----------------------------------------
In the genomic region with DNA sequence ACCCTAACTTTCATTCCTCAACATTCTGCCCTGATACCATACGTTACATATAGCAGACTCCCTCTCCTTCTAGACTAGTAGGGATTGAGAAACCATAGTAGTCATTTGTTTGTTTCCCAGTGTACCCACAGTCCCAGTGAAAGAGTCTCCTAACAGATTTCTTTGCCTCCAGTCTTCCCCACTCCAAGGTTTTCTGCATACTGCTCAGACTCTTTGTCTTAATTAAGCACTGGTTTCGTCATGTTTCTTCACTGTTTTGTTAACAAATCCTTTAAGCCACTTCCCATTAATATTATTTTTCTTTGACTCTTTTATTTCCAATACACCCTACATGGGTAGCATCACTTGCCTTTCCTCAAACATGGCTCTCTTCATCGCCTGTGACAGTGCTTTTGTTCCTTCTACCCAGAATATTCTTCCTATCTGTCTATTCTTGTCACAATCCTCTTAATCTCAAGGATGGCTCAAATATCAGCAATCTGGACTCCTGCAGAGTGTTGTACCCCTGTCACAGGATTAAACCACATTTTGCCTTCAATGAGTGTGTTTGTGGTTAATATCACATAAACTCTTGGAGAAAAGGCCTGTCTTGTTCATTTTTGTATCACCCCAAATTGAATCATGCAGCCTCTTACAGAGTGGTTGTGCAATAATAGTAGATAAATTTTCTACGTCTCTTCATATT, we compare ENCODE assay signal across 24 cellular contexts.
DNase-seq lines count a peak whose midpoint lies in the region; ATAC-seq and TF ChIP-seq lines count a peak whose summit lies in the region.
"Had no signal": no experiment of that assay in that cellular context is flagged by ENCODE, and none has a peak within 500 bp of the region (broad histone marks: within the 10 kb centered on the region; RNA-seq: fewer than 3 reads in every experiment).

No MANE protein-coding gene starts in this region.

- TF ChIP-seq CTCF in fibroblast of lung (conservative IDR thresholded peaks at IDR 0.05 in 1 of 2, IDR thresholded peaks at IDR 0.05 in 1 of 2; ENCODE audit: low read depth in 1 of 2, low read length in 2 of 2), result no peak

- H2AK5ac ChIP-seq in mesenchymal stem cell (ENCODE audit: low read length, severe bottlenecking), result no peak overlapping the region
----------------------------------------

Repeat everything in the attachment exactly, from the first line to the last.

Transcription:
In the genomic region with DNA sequence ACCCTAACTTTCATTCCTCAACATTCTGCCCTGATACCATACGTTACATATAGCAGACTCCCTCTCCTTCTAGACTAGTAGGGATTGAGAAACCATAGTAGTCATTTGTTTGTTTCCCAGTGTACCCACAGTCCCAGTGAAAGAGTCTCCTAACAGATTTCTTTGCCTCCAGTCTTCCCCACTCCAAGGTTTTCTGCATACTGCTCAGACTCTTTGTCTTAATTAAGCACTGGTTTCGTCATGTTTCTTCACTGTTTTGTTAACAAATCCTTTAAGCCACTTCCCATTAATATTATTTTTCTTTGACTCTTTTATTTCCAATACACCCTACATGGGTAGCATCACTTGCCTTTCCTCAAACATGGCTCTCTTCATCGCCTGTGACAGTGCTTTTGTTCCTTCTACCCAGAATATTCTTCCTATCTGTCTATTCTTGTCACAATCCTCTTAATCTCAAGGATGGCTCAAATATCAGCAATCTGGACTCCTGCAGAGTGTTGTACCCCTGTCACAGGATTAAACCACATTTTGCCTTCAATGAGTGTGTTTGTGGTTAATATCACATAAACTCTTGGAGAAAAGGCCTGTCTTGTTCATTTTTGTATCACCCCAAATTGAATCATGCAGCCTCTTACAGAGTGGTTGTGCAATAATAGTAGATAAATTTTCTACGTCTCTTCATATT, we compare ENCODE assay signal across 24 cellular contexts.
DNase-seq lines count a peak whose midpoint lies in the region; ATAC-seq and TF ChIP-seq lines count a peak whose summit lies in the region.
"Had no signal": no experiment of that assay in that cellular context is flagged by ENCODE, and none has a peak within 500 bp of the region (broad histone marks: within the 10 kb centered on the region; RNA-seq: fewer than 3 reads in every experiment).

No MANE protein-coding gene starts in this region.

- TF ChIP-seq CTCF in fibroblast of lung (conservative IDR thresholded peaks at IDR 0.05 in 1 of 2, IDR thresholded peaks at IDR 0.05 in 1 of 2; ENCODE audit: low read depth in 1 of 2, low read length in 2 of 2), result no peak

- H2AK5ac ChIP-seq in mesenchymal stem cell (ENCODE audit: low read length, severe bottlenecking), result no peak overlapping the region